Bronze MemberUsername: Pologreen
San Antonio, Texas USA
Post Number: 24
Silver MemberUsername: Blownriv
Post Number: 135
for dividing the midwoofer and tweets, passive is often better (and more often used) because the values are usually set and cannot be changed. this is important because the relationship between the crossover points and the drivers is important to the overall response of the speaker system. you don't want to make adjustements to this relationship unless you know what you're doing. it's usually best left to the speaker designers.
passive crossovers are also cheaper, smaller, and easier to install than active units.
on the other hand, active filters can be better if you have the extra money and the time/knowlege to tune them correctly. actives also have the advantage of being very efficient. while passives waste a little power being on the output side of the amp, actives do their job upstream and are powered, so all of the amp's power is utilized by the speakers.
for dividing components and subwoofers, i always prefer active crossovers to passives because of the ease of adjustment. since the components and sub systems are rarely matched anyway, it's beneficial to be able to experiment with different values until everything sounds right.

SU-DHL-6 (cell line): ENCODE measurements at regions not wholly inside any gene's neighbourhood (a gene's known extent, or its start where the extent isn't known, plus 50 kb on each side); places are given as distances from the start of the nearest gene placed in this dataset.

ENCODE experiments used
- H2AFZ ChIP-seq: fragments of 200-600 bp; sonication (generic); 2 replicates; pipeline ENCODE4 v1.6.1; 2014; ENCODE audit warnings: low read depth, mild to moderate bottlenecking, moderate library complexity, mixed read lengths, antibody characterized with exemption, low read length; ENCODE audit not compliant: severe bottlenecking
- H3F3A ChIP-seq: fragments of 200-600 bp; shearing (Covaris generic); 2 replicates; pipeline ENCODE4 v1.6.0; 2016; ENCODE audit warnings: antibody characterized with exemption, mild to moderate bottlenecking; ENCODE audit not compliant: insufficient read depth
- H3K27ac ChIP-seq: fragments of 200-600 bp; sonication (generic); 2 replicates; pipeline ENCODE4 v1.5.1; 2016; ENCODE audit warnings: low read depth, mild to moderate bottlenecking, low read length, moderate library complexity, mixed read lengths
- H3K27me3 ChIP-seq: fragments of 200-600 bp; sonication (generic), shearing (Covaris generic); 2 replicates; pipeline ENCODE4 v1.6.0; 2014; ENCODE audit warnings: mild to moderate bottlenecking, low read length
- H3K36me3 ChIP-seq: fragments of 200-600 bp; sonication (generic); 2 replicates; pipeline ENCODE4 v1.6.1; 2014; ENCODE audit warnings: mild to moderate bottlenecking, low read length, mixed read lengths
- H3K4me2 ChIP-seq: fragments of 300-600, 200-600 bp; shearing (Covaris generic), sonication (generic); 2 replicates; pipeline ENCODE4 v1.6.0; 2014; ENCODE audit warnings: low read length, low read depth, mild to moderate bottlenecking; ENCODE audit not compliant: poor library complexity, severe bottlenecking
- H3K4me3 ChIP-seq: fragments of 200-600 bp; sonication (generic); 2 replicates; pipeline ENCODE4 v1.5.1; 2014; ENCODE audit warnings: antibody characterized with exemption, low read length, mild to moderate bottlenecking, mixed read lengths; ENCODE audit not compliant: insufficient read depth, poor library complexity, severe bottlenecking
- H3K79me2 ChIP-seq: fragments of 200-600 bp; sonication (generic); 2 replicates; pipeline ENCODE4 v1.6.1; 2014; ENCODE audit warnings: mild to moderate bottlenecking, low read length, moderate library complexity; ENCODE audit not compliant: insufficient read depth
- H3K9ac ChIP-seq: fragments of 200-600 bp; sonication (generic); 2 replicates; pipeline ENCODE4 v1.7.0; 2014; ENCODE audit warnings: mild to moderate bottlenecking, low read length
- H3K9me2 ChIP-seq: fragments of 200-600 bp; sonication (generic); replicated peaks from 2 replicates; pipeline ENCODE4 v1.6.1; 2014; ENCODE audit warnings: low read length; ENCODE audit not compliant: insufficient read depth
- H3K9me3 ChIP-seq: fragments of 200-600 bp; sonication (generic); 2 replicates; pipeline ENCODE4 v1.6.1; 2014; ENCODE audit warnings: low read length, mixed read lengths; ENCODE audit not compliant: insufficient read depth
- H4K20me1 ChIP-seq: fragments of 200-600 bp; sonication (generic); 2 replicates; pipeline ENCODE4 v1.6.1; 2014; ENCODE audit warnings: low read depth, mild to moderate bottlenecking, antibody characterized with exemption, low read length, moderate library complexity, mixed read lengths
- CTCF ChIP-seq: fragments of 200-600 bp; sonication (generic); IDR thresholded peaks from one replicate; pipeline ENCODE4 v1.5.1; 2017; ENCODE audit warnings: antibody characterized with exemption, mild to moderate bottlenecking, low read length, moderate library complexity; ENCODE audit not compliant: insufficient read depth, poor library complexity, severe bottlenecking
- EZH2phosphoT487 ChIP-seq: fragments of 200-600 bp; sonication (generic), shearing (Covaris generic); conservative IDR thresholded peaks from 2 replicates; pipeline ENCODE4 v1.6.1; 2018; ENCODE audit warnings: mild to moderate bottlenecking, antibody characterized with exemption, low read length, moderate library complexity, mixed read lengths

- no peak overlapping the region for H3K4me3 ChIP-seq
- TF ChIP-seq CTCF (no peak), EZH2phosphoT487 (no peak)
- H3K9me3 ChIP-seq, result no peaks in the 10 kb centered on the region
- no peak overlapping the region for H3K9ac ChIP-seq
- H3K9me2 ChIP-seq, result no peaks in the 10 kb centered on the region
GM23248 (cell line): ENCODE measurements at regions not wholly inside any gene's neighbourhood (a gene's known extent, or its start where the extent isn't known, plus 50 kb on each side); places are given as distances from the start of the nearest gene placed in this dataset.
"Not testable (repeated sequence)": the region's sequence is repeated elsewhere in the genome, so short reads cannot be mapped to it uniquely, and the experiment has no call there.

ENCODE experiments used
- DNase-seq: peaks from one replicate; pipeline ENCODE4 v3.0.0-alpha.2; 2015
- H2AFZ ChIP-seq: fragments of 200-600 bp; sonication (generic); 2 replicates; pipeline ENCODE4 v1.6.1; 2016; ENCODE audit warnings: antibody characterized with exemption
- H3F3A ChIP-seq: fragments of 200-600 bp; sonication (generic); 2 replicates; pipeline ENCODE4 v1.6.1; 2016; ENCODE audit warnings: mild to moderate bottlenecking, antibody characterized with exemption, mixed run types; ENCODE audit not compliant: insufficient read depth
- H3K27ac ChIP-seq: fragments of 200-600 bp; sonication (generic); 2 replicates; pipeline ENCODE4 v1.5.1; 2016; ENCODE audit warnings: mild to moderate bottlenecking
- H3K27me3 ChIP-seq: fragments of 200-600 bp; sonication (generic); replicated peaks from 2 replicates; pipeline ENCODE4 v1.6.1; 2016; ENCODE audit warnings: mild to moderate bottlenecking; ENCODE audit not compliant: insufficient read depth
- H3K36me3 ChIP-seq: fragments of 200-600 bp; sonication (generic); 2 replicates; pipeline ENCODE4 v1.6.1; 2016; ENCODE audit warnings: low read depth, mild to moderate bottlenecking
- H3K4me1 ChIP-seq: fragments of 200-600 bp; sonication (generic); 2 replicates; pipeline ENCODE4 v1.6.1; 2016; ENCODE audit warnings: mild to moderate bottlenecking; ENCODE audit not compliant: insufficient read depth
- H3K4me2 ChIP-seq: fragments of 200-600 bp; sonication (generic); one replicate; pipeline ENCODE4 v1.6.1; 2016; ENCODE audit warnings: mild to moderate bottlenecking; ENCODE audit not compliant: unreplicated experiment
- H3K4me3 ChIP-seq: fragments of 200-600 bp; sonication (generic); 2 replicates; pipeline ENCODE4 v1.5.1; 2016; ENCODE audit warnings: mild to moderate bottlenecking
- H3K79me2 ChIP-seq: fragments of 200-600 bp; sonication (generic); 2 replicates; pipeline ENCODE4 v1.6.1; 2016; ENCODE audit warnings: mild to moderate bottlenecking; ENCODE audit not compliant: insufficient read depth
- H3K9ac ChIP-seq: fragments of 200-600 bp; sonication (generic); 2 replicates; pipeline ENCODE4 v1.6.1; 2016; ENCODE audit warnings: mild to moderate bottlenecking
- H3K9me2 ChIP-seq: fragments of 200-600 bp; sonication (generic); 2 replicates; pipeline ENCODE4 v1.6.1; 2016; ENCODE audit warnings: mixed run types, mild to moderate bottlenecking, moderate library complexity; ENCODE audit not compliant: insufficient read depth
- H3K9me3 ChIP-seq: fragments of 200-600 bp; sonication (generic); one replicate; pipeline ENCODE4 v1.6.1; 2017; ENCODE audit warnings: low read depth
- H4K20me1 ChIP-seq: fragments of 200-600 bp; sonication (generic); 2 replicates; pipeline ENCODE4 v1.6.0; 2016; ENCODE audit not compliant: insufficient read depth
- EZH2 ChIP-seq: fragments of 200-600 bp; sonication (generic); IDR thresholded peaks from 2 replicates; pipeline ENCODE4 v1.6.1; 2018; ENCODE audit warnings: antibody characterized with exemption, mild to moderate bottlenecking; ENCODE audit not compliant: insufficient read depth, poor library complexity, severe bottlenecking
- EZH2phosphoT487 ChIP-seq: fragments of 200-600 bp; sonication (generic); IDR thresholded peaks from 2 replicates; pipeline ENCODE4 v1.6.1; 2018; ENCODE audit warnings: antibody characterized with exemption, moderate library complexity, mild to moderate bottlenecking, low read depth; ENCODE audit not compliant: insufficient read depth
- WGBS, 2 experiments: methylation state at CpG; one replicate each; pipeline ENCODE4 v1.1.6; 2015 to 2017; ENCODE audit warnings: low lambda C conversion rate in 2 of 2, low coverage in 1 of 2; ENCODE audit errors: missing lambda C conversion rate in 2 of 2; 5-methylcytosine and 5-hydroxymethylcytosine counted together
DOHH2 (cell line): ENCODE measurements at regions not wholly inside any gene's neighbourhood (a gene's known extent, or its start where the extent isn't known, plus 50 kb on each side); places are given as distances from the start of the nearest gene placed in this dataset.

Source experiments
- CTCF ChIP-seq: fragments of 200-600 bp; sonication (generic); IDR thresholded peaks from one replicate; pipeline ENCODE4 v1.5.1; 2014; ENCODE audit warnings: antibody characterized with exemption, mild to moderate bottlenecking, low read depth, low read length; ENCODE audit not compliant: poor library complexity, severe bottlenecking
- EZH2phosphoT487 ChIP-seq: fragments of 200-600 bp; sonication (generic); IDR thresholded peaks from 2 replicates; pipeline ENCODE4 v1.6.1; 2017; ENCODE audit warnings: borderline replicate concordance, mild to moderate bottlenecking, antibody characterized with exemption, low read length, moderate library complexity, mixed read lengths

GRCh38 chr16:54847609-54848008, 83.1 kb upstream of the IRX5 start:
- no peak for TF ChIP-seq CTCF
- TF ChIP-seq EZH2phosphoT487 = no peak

one of the few downsides to actives is that they can be bumped or touched by curious individuals. it is very easy to mess things up and not be aware that something happened. audiocontrol has remedied this problem by requiring the use of programmable modules that cannot be tampered with or "bumped". you can build the modules yourself, so they are entirely customizable. they're not for everyone, but i use audiocontrol in my system because they do what they are supposed to and never give me problems.
to answer the question, it's probably best to use a combination of passive and active crossovers in your system. use the type that gives the best advantage for a particular application.
Gold MemberUsername: Jonathan_f
Post Number: 3267